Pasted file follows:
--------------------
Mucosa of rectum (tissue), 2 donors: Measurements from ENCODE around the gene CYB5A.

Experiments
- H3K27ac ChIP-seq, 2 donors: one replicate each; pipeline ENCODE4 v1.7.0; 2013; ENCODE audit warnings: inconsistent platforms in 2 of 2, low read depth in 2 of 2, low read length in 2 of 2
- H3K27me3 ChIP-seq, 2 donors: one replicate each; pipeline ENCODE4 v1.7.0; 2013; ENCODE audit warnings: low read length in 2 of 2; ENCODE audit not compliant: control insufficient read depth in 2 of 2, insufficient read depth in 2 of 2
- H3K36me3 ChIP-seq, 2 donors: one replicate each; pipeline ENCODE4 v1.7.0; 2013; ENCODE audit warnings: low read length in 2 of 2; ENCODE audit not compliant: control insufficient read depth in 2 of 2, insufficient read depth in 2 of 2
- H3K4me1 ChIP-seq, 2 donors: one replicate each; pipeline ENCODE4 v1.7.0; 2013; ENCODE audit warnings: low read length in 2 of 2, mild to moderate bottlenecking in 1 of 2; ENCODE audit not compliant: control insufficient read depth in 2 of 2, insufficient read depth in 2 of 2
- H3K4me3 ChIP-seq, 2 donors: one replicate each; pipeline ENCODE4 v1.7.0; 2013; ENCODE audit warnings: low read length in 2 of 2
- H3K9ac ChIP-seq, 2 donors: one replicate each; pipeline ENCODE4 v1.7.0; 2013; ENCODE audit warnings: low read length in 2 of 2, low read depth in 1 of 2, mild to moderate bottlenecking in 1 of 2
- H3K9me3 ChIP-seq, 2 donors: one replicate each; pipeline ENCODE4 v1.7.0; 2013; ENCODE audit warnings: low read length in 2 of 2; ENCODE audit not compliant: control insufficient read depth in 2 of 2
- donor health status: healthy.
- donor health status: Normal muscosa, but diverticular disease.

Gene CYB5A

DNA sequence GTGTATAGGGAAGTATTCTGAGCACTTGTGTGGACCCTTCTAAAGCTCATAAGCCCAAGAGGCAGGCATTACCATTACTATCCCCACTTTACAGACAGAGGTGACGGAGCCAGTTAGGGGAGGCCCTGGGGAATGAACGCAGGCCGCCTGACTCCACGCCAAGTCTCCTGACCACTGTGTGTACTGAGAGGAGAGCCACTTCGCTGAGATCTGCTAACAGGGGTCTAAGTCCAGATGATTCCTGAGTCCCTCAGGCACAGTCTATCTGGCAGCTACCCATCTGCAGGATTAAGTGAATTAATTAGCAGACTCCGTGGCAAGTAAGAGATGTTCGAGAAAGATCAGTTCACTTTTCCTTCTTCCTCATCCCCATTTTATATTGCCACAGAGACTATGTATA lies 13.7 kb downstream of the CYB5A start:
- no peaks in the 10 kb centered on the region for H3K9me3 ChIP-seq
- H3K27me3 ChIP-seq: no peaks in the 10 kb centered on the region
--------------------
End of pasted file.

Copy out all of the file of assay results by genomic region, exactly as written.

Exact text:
Mucosa of rectum (tissue), 2 donors: Measurements from ENCODE around the gene CYB5A.

Experiments
- H3K27ac ChIP-seq, 2 donors: one replicate each; pipeline ENCODE4 v1.7.0; 2013; ENCODE audit warnings: inconsistent platforms in 2 of 2, low read depth in 2 of 2, low read length in 2 of 2
- H3K27me3 ChIP-seq, 2 donors: one replicate each; pipeline ENCODE4 v1.7.0; 2013; ENCODE audit warnings: low read length in 2 of 2; ENCODE audit not compliant: control insufficient read depth in 2 of 2, insufficient read depth in 2 of 2
- H3K36me3 ChIP-seq, 2 donors: one replicate each; pipeline ENCODE4 v1.7.0; 2013; ENCODE audit warnings: low read length in 2 of 2; ENCODE audit not compliant: control insufficient read depth in 2 of 2, insufficient read depth in 2 of 2
- H3K4me1 ChIP-seq, 2 donors: one replicate each; pipeline ENCODE4 v1.7.0; 2013; ENCODE audit warnings: low read length in 2 of 2, mild to moderate bottlenecking in 1 of 2; ENCODE audit not compliant: control insufficient read depth in 2 of 2, insufficient read depth in 2 of 2
- H3K4me3 ChIP-seq, 2 donors: one replicate each; pipeline ENCODE4 v1.7.0; 2013; ENCODE audit warnings: low read length in 2 of 2
- H3K9ac ChIP-seq, 2 donors: one replicate each; pipeline ENCODE4 v1.7.0; 2013; ENCODE audit warnings: low read length in 2 of 2, low read depth in 1 of 2, mild to moderate bottlenecking in 1 of 2
- H3K9me3 ChIP-seq, 2 donors: one replicate each; pipeline ENCODE4 v1.7.0; 2013; ENCODE audit warnings: low read length in 2 of 2; ENCODE audit not compliant: control insufficient read depth in 2 of 2
- donor health status: healthy.
- donor health status: Normal muscosa, but diverticular disease.

Gene CYB5A

DNA sequence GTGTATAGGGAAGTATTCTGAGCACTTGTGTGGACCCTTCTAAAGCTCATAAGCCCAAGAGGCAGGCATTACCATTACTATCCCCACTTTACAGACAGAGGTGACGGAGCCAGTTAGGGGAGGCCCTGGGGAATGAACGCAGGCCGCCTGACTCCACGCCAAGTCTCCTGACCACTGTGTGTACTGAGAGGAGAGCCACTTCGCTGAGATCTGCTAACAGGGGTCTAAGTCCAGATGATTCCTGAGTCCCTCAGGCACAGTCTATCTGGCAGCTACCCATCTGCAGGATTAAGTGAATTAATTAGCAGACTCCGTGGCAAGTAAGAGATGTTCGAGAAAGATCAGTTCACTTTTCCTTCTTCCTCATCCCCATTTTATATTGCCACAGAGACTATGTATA lies 13.7 kb downstream of the CYB5A start:
- no peaks in the 10 kb centered on the region for H3K9me3 ChIP-seq
- H3K27me3 ChIP-seq: no peaks in the 10 kb centered on the region